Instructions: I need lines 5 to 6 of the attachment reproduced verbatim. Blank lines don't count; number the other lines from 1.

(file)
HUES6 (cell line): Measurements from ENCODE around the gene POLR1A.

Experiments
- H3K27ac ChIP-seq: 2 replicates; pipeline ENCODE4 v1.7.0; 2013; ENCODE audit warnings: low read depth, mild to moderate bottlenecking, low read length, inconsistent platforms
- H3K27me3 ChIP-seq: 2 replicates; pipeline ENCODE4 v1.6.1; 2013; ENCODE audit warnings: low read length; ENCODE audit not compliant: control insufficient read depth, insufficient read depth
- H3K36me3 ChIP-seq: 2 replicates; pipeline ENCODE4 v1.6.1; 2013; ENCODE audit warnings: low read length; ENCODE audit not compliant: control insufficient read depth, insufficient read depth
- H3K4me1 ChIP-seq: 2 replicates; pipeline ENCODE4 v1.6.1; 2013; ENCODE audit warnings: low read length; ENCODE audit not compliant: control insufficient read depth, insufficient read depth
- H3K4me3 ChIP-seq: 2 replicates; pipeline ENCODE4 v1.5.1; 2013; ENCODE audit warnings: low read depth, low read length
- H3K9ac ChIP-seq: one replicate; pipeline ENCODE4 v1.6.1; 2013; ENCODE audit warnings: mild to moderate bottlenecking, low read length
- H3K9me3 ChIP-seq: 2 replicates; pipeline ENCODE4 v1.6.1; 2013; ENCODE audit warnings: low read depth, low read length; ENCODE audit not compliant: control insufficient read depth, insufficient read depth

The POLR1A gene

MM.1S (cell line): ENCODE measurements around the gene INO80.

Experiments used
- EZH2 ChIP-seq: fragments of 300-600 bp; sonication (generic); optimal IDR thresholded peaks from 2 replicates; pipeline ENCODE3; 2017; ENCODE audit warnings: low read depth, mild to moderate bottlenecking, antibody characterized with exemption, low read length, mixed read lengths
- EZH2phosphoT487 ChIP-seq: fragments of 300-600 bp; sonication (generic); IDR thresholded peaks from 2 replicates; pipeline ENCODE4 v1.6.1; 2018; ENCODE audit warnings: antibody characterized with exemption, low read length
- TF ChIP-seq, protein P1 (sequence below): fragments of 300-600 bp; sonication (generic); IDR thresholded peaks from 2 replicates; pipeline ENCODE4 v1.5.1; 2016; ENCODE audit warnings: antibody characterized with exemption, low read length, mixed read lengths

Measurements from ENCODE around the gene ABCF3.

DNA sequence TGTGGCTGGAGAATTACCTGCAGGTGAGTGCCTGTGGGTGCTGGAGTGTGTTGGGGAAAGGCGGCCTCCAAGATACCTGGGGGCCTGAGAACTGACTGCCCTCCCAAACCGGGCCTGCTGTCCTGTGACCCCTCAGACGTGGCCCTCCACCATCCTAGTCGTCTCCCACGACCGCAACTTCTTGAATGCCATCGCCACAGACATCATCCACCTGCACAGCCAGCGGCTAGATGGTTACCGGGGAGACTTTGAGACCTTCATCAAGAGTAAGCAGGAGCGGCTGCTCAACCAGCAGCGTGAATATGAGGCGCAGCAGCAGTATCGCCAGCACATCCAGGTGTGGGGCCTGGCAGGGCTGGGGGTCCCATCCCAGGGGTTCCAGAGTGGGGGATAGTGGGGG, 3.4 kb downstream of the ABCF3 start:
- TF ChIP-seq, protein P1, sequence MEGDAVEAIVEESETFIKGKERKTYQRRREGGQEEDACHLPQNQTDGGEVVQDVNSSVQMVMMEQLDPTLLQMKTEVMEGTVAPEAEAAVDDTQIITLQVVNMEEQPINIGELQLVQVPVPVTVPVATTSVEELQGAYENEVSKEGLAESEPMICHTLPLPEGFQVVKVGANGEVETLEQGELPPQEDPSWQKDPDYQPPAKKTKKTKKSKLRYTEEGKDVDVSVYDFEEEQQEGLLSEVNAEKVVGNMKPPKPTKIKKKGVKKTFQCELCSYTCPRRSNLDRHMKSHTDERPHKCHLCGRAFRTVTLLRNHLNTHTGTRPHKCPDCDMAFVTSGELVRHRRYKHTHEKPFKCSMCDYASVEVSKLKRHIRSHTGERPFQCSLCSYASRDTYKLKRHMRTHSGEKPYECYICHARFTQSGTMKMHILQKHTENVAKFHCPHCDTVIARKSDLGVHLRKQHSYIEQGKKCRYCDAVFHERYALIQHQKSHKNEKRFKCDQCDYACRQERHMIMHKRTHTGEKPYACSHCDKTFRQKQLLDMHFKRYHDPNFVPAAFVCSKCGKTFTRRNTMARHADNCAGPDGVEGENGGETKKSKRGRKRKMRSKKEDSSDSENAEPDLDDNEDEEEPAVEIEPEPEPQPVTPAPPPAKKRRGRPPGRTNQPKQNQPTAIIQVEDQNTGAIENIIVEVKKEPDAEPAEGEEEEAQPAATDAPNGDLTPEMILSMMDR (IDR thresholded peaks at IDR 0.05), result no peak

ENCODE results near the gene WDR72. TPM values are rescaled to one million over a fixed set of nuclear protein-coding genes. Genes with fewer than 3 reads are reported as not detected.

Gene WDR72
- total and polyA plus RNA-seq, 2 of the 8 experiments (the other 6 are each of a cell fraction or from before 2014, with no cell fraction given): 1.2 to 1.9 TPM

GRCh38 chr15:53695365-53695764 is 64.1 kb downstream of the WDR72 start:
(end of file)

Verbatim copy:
- H3K36me3 ChIP-seq: 2 replicates; pipeline ENCODE4 v1.6.1; 2013; ENCODE audit warnings: low read length; ENCODE audit not compliant: control insufficient read depth, insufficient read depth
- H3K4me1 ChIP-seq: 2 replicates; pipeline ENCODE4 v1.6.1; 2013; ENCODE audit warnings: low read length; ENCODE audit not compliant: control insufficient read depth, insufficient read depth